The landscape of IT is one that is constantly changing. Because of this, many IT professionals are asking the question:
What is the future of IT identity management tools?
While we can’t predict the future, we can feel the winds of change blowing. There are three key trends in IT that give us a hint at where the industry is headed: infrastructure migration, identity security and control, and networking. Let’s observe these three trends and consider the ways they’re pushing IT identity management tools in new and exciting directions.
Like a skyscraper depends on a sturdy foundation and strong girders, so does IT depend on its infrastructure. In the early days of IT, the infrastructure was located entirely on-premises. IT admins had their own data centers, chock full of racks of servers and spidered through with CAT5 cabling, switching, and routers. In an era of desktops and dial-up, having on-prem infrastructure made complete sense, but the ever-changing world of IT demanded improvement.
After about a decade of stasis, new developments began to hit the industry. Salesforce introduced the world to the power of Software-as-a-Service (SaaS). Google Apps (now called G Suite™) took SaaS even further, diving into productivity and email services challenging the incumbent Microsoft® Exchange®, Office®, and Outlook®. Then Amazon® Web Services (AWS®) kickstarted the migration of infrastructure to the cloud. DropBox™ revolutionized file storage with cloud-based storage. All things IT were being improved by the cloud, but one important piece of infrastructure remained on-prem: the directory service.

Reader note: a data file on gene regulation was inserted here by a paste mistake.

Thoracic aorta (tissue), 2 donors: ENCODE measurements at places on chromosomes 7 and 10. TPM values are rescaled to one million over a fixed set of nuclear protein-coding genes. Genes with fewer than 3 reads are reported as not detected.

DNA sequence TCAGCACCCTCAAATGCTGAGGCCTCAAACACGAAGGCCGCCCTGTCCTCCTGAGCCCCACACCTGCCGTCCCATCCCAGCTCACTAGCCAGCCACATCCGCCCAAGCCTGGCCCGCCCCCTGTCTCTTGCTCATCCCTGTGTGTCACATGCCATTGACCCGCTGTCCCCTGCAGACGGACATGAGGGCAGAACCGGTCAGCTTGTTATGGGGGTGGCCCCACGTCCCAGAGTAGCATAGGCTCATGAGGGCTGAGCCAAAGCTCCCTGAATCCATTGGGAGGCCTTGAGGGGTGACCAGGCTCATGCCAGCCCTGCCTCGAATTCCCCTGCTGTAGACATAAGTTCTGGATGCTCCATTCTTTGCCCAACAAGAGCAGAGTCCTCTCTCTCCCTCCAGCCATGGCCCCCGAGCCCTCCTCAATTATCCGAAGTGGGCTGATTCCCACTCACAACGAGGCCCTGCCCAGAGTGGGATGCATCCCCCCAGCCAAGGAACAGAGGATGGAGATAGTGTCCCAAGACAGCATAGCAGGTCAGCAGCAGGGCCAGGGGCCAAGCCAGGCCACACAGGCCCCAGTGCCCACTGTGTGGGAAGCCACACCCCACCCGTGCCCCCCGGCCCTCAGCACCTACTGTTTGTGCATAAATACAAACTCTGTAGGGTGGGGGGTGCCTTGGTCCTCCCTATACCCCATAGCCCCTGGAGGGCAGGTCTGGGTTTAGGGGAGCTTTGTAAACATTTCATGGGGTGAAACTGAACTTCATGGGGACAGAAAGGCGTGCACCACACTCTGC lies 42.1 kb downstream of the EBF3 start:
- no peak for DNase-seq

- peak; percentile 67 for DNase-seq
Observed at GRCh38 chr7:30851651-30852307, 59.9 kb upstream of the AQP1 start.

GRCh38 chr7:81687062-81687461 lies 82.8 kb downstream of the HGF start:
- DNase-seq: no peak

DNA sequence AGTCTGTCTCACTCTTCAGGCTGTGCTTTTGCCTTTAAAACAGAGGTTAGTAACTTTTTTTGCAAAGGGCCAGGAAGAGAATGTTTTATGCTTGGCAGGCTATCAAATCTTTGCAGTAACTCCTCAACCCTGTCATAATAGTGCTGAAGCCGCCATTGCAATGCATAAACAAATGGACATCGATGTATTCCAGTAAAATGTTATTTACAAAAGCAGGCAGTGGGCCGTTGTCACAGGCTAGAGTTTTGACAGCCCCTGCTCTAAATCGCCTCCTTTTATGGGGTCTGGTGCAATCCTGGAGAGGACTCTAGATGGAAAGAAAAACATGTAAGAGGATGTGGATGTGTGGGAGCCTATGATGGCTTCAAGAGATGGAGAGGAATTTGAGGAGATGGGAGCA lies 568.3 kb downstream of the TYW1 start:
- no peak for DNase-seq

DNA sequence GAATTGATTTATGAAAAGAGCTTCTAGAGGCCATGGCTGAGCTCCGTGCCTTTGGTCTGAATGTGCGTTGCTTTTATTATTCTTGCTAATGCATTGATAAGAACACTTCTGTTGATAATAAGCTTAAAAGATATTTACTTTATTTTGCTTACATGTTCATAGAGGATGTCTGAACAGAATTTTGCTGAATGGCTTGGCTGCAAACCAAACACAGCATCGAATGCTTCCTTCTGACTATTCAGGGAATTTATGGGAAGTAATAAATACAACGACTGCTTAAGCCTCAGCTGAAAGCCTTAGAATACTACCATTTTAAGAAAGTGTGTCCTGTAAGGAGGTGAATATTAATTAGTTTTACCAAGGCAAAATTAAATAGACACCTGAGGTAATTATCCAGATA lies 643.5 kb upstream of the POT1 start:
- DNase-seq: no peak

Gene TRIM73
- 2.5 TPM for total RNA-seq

Cloud Directory Services
Managing users and provisioning their access to resources is at the core of IT. Developing a directory enables admins to organize and control those users and resources systematically. For decades, the directory service has served as the backbone of IT infrastructure.
An early leader in the directory services market was Microsoft® Active Directory® (MAD or AD). Created at a time when the workplace was dominated by Windows® products, such as Outlook, Exchange, and Office, AD quickly gained a monopoly in the directory service market. In an IT environment already dominated by Windows, everything worked together seamlessly. That feeling of seamless integration didn’t last for long, though as IT infrastructure began its shift to the cloud.
Microsoft could now feel the heat. The hold that AD had on the directory services market was at risk of vaporizing into the cloud. To combat this, Microsoft released Azure Active Directory, which was designed to be AD’s gateway into cloud-based identity management or often referred to as first generation IDaaS.
Unfortunately for Microsoft, just as the industry was trending towards the cloud, it was also trending towards other platforms like Mac® and Linux®. So Microsoft’s hold on the market began to slip even further. Not only that, a Microsoft representative came out saying that Azure was not a cloud Active Directory replacement (Spiceworks). Clearly, the future of IT requires a new, cloud-based IAM solution that is platform agnostic.
Read More: The Shift to a Cloud Directory
Identity Security and Control
In a day and age when cyber security breaches are a constant threat to business, it’s paramount to make sure end users are properly authenticated to company IT resources. This is equally about security as it is about efficiency. Identities have proliferated in the last decade and many users have multiple corporate identities. This creates fractured and siloed identity management workflows that are inefficient for IT and introduce security risks. The future of identity management should be one unified identity with one centralized place for the admin to manage it in the cloud, preferably.
In the early days of IT, one of the first big players in identity management was LDAP, the lightweight directory access protocol. LDAP provided an enterprise with a way to manage and provision users, their systems, and requests across a variety of IT resources but only if they used the LDAP protocol.